Pte. Walter Mark Clark 12th (Service) (Bristol) Battalion Gloucestershire (d.23rd Aug 1918)Walter Clark died of wounds and is buried in Bagneux British Cemetery, Gezaincourt.Martyn Rundle
Pte. Godfrey Hugh Pitman 10th (Service) Battalion Gloucestershire Regiment (d.17th July 1916)Know little about poor Godfrey Pitman other than that he was my grandfather's favourite brother and they were very close. He was killed in action on the Somme and his body was never found. Consequently he is remembered on the Thiepval Memorial, also on his local home memorial in Fishponds, Bristol. I've had his death researched & it seems likely he went out on a night raid and never returned. Quite probably it was his first taste of action - his Only taste of action! Imagine how that felt - being sent over the top for the first time ever, in July 1916 (knowing what had happened to tens of thousands earlier that month), in the dark & facing the enemy in their own trenches. Terrifying.
Sadly I have no photos or other memorabilia of Godfrey, but have been to see his name on both memorials as a small gesture of respect.Steve Pitman
Pte. William George Bambury 8th Battalion Gloucestershire Regiment (d.23rd Jul 1916)William Bambury was born in 1896 in Bedminster, Bristol the son of James Edward Bambury and Sarah Ann Edwards. He worked as a packer in W.D. & H.O. Wills Cigarette Factory in Bedminster. He lost his life on the 23rd of July 1916 and is remembered on the Thiepval Memorial.Martyn Rundle
Lt.Gn. Adrian Carton VC, DSO. 4th Dragoon Guards (Royal Irish)Lieutenant-General Sir Adrian Carton de Wiart was a British officer of Belgian and Irish descent. He received the Victoria Cross when he was 36 years old, and a lieutenant-colonel in the 4th Dragoon Guards (Royal Irish) attached to the Gloucestershire Regiment, commanding the 8th Battalion, on 2/3 July 1916, at La Boiselle, France:
"For most conspicuous bravery, coolness and determination during severe operations of a prolonged nature. It was owing in a great measure to his dauntless courage and inspiring example that a serious reverse was averted. He displayed the utmost energy and courage in forcing our attack home. After three other battalion Commanders had become casualties, he controlled their commands, and ensured that the ground won was maintained at all costs. He frequently exposed himself in the organisation of positions and of supplies, passing unflinchingly through fire barrage of the most intense nature. His gallantry was inspiring to all."S. Flynn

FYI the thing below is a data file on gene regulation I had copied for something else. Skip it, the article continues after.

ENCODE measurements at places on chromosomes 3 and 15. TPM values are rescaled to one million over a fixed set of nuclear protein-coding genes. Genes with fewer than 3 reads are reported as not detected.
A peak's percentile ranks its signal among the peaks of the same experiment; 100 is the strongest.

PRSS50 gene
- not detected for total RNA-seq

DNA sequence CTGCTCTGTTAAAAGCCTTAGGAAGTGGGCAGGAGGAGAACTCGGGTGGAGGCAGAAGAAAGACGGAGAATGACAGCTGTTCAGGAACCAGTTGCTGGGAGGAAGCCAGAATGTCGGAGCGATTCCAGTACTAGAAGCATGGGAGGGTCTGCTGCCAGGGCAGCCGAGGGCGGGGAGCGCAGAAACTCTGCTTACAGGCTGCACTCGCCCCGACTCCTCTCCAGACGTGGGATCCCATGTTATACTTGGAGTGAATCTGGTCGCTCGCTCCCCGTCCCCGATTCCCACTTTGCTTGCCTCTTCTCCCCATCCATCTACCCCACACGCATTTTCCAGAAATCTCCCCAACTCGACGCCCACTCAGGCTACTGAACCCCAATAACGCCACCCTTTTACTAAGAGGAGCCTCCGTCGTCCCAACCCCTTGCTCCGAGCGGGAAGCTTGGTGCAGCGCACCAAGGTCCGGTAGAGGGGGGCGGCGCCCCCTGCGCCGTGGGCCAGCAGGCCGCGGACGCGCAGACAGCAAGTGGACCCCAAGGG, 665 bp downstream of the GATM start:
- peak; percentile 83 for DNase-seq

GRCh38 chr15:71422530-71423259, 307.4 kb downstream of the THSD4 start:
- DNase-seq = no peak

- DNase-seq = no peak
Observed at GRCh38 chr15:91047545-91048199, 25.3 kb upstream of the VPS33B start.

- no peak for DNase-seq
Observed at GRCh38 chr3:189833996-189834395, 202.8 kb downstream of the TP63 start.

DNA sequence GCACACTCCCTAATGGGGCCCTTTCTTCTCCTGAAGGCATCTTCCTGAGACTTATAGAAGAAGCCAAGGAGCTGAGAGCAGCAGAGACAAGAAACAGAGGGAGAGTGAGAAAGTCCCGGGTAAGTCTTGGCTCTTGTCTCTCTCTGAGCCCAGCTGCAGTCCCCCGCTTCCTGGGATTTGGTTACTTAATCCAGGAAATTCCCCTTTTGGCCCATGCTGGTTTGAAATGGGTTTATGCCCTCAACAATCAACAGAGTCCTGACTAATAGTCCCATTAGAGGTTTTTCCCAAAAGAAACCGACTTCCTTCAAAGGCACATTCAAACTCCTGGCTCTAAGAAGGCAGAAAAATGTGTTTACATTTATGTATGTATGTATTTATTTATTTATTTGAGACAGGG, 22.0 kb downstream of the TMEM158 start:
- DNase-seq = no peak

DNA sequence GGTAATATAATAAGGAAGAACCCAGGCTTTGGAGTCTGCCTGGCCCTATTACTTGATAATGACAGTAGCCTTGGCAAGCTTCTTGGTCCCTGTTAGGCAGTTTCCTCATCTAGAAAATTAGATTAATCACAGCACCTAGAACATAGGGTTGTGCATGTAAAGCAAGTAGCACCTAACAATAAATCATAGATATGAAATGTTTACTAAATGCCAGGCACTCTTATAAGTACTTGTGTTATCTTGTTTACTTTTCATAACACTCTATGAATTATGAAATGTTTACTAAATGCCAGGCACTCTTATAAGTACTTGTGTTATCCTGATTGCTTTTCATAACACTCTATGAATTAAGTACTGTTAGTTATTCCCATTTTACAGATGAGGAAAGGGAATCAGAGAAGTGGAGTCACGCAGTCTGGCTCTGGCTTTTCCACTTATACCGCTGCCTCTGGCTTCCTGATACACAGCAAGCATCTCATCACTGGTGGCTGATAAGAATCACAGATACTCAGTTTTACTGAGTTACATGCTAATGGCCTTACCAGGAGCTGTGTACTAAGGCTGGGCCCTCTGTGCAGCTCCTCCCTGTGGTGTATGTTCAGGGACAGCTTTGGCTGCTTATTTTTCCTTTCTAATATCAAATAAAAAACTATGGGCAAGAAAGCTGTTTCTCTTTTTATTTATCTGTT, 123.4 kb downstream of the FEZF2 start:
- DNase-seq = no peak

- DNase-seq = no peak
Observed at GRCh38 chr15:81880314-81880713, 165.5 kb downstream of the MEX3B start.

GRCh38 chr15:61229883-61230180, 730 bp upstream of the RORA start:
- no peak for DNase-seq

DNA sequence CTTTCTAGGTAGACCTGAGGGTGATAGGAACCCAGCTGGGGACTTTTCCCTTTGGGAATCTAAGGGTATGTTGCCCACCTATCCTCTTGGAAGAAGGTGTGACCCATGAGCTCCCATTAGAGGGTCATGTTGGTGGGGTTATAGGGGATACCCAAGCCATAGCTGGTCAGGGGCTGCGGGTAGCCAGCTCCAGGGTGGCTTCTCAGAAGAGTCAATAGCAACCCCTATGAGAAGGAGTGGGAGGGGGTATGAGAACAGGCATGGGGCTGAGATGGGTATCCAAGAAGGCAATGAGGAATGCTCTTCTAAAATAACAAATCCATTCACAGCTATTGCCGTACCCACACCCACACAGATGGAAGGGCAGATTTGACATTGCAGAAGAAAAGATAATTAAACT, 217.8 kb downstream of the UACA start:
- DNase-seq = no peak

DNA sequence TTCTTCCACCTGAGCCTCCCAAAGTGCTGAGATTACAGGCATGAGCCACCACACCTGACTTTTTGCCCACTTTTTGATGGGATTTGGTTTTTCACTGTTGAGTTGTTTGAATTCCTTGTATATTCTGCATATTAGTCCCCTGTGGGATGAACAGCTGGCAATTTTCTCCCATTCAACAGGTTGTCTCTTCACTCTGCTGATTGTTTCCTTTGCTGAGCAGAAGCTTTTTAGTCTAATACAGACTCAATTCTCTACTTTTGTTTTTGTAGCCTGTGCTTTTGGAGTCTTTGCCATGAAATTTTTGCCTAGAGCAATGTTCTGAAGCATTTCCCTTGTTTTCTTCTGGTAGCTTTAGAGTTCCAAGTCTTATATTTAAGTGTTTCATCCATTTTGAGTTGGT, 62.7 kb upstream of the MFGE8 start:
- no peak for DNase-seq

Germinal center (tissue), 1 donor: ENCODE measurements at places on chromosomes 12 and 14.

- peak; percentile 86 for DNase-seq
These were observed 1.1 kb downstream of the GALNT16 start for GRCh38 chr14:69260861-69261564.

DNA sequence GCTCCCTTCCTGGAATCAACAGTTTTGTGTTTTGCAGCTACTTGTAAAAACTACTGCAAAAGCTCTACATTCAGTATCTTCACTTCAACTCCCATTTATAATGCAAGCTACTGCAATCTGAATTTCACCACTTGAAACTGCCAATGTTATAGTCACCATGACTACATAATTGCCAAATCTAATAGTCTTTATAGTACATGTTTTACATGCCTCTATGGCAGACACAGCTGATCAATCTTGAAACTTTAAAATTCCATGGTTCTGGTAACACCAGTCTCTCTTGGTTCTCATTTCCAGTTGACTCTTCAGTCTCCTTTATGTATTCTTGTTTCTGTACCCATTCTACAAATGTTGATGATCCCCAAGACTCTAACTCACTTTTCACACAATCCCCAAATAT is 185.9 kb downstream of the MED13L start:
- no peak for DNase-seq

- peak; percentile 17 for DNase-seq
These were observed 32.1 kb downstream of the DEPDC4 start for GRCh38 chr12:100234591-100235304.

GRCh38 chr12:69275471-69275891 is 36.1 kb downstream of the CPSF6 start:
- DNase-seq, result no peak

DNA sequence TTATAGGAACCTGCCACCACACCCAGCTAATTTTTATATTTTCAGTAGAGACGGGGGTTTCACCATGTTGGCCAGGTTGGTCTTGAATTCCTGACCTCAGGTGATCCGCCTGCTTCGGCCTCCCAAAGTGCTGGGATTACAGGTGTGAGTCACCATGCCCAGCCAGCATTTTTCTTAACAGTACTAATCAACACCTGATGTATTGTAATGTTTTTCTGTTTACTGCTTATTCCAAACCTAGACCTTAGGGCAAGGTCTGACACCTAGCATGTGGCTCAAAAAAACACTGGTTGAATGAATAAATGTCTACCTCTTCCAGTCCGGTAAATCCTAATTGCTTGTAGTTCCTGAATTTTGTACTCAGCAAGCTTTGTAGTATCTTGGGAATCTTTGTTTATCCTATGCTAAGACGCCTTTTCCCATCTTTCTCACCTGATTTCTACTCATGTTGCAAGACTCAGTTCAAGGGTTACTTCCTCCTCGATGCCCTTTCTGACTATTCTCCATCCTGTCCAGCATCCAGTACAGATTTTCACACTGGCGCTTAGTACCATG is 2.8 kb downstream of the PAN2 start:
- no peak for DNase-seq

Cpl. Herbert Stanley Clark 1/6th Batallion Gloucestershire Regiment (d.3rd Sep 1916)Born 1891 in Bedminster, Bristol, Herbert Clark was the son of Henry Alfred and Sarah Ann Clark (nee Chivers). His Pre-war occupation was machinist. Herbert is buried in Auchonvilliers Military Cemetery.Martyn Rundle
Pte. Stephen Dolman 1/6th Batallion Gloucestershire Regiment (d.19th Mar 1916)Born 1897 St Agnes, Bristol Stephen Dolman was the son of William and Mary Christina (nee Allen) and worked in the printing department at St Anns Board Mills. He is buried at Sucrerie Military Cemetery, Colincamps.
I believe that Stephens's elder brother William also served with the Gloucestershire Regiment and was Killed in Action but paucity of records I cannot definitively prove this.Martyn
Pte. Henry Isaac "Ike" Tranter 1/5th Battalion Gloucestershire Regiment (d.28th Aug1916)Henry Isaac Tranter was born in June 1897 at Stockend Harescombe, Haresfield, Gloucestershire, younger brother of Joseph. He enlisted Gloucester in the 1/5th Gloucestershire Regiment as a Stretcher bearer. Henry died of wounds on the 28th of August 1916 aged 21, at the Battle of the Somme, he is buried in Blighty Valley Cemetery Authuile Wood nr Albert France grave I.D.18Royce Tranter